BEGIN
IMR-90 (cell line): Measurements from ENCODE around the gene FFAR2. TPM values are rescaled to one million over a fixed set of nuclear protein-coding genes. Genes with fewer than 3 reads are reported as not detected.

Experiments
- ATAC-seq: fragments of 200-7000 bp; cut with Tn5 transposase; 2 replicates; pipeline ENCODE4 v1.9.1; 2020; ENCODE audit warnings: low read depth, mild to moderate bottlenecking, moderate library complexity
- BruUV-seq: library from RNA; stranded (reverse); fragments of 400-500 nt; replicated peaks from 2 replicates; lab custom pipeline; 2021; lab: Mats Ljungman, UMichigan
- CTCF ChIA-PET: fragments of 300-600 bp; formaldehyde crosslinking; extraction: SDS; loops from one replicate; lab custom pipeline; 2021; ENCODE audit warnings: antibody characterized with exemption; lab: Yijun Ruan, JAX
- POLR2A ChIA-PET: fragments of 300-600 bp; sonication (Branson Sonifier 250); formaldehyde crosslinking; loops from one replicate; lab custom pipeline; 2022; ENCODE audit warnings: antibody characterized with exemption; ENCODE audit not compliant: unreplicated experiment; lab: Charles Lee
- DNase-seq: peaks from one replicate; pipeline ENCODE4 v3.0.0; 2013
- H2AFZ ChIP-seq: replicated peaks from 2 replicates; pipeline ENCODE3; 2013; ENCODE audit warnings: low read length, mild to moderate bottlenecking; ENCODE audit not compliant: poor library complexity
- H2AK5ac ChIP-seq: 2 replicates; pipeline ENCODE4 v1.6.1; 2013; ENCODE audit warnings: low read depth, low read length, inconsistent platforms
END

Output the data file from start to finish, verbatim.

IMR-90 (cell line): Measurements from ENCODE around the gene FFAR2. TPM values are rescaled to one million over a fixed set of nuclear protein-coding genes. Genes with fewer than 3 reads are reported as not detected.

Experiments
- ATAC-seq: fragments of 200-7000 bp; cut with Tn5 transposase; 2 replicates; pipeline ENCODE4 v1.9.1; 2020; ENCODE audit warnings: low read depth, mild to moderate bottlenecking, moderate library complexity
- BruUV-seq: library from RNA; stranded (reverse); fragments of 400-500 nt; replicated peaks from 2 replicates; lab custom pipeline; 2021; lab: Mats Ljungman, UMichigan
- CTCF ChIA-PET: fragments of 300-600 bp; formaldehyde crosslinking; extraction: SDS; loops from one replicate; lab custom pipeline; 2021; ENCODE audit warnings: antibody characterized with exemption; lab: Yijun Ruan, JAX
- POLR2A ChIA-PET: fragments of 300-600 bp; sonication (Branson Sonifier 250); formaldehyde crosslinking; loops from one replicate; lab custom pipeline; 2022; ENCODE audit warnings: antibody characterized with exemption; ENCODE audit not compliant: unreplicated experiment; lab: Charles Lee
- DNase-seq: peaks from one replicate; pipeline ENCODE4 v3.0.0; 2013
- H2AFZ ChIP-seq: replicated peaks from 2 replicates; pipeline ENCODE3; 2013; ENCODE audit warnings: low read length, mild to moderate bottlenecking; ENCODE audit not compliant: poor library complexity
- H2AK5ac ChIP-seq: 2 replicates; pipeline ENCODE4 v1.6.1; 2013; ENCODE audit warnings: low read depth, low read length, inconsistent platforms